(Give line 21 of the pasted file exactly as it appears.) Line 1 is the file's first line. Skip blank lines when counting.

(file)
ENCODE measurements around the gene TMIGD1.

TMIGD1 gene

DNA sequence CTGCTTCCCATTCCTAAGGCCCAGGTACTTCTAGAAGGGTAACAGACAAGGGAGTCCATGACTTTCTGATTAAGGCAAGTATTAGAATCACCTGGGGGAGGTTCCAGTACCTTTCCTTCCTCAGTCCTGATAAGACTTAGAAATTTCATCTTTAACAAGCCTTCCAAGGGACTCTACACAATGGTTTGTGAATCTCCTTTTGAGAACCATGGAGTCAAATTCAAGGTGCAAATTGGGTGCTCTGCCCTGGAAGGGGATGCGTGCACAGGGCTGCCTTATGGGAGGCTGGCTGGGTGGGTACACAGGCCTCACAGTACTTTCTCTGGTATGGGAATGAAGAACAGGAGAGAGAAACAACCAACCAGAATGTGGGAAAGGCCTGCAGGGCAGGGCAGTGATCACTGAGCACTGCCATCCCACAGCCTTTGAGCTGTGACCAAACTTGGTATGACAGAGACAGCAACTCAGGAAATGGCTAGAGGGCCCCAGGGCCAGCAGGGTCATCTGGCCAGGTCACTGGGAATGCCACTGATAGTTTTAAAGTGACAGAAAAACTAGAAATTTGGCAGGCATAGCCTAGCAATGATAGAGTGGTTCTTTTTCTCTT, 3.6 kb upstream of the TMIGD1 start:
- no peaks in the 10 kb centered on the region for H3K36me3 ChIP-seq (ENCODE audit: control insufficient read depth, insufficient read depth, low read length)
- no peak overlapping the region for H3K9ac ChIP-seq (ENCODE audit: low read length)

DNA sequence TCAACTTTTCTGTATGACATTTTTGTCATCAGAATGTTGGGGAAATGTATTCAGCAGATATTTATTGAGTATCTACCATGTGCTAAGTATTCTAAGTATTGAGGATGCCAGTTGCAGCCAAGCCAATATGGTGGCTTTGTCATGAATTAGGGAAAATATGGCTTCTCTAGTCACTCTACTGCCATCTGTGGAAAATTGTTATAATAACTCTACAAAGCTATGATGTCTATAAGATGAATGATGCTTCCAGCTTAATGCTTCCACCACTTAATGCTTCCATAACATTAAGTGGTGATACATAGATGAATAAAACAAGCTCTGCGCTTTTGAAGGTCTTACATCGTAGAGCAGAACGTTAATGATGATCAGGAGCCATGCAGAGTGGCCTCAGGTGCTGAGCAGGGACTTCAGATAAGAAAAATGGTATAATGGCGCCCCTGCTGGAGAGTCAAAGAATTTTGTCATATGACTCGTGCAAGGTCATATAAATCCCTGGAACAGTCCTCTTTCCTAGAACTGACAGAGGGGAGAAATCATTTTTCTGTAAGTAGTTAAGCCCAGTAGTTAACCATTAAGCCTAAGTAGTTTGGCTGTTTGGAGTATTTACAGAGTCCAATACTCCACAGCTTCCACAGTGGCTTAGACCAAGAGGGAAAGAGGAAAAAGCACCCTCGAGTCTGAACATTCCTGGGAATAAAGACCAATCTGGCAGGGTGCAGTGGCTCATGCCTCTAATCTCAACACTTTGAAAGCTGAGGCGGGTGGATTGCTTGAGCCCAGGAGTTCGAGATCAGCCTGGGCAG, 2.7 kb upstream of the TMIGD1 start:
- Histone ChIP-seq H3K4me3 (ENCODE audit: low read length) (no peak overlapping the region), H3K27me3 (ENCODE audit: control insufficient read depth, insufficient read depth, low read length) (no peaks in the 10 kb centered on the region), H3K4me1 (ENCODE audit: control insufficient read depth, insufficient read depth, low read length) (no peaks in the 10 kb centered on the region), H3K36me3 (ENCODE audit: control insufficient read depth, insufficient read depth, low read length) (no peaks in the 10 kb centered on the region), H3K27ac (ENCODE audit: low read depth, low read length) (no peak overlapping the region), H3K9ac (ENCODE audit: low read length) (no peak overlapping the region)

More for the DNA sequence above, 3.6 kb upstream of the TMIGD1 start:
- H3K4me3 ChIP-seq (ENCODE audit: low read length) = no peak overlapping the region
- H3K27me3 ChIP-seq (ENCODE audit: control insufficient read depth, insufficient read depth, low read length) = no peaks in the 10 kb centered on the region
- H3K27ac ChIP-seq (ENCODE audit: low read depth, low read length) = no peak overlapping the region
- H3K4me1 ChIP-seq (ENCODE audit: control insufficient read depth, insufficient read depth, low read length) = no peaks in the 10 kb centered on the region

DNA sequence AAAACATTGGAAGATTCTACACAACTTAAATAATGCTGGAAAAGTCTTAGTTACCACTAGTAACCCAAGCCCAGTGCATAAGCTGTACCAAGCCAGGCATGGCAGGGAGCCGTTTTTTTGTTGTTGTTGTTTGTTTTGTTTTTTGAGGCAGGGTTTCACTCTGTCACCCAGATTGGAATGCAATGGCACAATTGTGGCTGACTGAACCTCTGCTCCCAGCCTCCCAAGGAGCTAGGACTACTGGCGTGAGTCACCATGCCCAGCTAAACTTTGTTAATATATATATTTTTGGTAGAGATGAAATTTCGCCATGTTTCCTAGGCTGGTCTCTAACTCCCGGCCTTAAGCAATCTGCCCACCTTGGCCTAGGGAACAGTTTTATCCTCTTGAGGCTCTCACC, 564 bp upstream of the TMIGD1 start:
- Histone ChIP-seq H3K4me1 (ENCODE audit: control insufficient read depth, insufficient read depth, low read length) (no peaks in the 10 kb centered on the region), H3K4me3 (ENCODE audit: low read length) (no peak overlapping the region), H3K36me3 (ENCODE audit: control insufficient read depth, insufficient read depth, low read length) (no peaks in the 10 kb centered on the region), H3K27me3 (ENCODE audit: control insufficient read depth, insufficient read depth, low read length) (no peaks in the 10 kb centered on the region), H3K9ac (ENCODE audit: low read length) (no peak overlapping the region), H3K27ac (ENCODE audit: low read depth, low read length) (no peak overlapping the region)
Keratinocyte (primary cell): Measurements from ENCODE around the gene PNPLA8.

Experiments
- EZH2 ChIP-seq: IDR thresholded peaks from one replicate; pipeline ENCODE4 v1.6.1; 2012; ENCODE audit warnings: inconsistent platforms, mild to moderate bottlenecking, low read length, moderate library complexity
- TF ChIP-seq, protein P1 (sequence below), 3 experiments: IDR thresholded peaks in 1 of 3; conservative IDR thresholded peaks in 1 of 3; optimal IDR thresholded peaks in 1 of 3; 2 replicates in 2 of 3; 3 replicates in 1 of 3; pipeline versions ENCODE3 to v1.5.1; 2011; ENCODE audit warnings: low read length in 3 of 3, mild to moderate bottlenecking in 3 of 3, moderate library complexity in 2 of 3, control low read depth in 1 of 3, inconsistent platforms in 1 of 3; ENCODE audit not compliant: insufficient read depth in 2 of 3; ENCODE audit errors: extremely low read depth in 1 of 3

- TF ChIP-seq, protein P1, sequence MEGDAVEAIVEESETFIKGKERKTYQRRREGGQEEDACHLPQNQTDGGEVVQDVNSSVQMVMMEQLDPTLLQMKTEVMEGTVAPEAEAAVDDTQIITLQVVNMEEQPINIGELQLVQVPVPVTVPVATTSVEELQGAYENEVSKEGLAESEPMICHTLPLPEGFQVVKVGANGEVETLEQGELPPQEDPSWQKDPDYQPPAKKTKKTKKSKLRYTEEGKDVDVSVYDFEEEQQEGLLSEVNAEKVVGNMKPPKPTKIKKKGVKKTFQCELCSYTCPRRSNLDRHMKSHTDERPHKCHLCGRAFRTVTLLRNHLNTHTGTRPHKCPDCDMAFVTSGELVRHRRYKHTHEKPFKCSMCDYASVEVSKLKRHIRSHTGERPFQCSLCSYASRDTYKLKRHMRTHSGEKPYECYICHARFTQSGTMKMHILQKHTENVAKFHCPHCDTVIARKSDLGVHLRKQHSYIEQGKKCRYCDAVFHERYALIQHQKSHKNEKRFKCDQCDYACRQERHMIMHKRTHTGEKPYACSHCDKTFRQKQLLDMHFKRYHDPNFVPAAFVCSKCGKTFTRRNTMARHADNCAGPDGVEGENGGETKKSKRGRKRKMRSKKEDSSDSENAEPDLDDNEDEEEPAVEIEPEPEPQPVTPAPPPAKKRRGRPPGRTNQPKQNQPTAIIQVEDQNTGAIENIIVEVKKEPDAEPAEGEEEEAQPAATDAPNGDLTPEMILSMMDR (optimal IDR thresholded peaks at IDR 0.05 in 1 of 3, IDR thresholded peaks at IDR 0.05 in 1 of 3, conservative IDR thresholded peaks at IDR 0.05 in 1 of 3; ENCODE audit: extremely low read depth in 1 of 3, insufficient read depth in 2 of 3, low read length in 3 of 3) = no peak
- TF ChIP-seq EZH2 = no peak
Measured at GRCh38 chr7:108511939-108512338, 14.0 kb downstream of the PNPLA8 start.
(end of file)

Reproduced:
Measured at GRCh38 chr7:108511939-108512338, 14.0 kb downstream of the PNPLA8 start.